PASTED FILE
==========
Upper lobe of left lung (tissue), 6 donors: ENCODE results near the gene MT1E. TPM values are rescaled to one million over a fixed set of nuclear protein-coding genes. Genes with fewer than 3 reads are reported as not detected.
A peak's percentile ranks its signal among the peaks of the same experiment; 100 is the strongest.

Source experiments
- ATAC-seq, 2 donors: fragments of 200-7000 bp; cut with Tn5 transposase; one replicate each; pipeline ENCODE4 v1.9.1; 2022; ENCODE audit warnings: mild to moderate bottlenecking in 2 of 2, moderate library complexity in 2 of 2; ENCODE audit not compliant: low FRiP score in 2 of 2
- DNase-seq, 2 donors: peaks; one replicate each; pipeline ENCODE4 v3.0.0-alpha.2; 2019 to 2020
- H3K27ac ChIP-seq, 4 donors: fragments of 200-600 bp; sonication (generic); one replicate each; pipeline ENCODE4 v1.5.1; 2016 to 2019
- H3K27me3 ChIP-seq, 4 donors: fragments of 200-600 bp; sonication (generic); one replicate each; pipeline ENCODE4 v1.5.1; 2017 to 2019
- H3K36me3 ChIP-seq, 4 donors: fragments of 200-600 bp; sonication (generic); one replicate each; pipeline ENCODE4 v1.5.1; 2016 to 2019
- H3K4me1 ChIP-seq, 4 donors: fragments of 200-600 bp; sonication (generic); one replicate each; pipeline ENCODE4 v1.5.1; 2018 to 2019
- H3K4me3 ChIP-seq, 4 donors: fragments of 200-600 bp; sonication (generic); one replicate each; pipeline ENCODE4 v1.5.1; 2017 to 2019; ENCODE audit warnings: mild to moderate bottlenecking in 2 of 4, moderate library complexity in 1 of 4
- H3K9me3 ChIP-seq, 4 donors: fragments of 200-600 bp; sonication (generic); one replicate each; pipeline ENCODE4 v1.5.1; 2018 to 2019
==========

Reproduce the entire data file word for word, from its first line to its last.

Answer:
Upper lobe of left lung (tissue), 6 donors: ENCODE results near the gene MT1E. TPM values are rescaled to one million over a fixed set of nuclear protein-coding genes. Genes with fewer than 3 reads are reported as not detected.
A peak's percentile ranks its signal among the peaks of the same experiment; 100 is the strongest.

Source experiments
- ATAC-seq, 2 donors: fragments of 200-7000 bp; cut with Tn5 transposase; one replicate each; pipeline ENCODE4 v1.9.1; 2022; ENCODE audit warnings: mild to moderate bottlenecking in 2 of 2, moderate library complexity in 2 of 2; ENCODE audit not compliant: low FRiP score in 2 of 2
- DNase-seq, 2 donors: peaks; one replicate each; pipeline ENCODE4 v3.0.0-alpha.2; 2019 to 2020
- H3K27ac ChIP-seq, 4 donors: fragments of 200-600 bp; sonication (generic); one replicate each; pipeline ENCODE4 v1.5.1; 2016 to 2019
- H3K27me3 ChIP-seq, 4 donors: fragments of 200-600 bp; sonication (generic); one replicate each; pipeline ENCODE4 v1.5.1; 2017 to 2019
- H3K36me3 ChIP-seq, 4 donors: fragments of 200-600 bp; sonication (generic); one replicate each; pipeline ENCODE4 v1.5.1; 2016 to 2019
- H3K4me1 ChIP-seq, 4 donors: fragments of 200-600 bp; sonication (generic); one replicate each; pipeline ENCODE4 v1.5.1; 2018 to 2019
- H3K4me3 ChIP-seq, 4 donors: fragments of 200-600 bp; sonication (generic); one replicate each; pipeline ENCODE4 v1.5.1; 2017 to 2019; ENCODE audit warnings: mild to moderate bottlenecking in 2 of 4, moderate library complexity in 1 of 4
- H3K9me3 ChIP-seq, 4 donors: fragments of 200-600 bp; sonication (generic); one replicate each; pipeline ENCODE4 v1.5.1; 2018 to 2019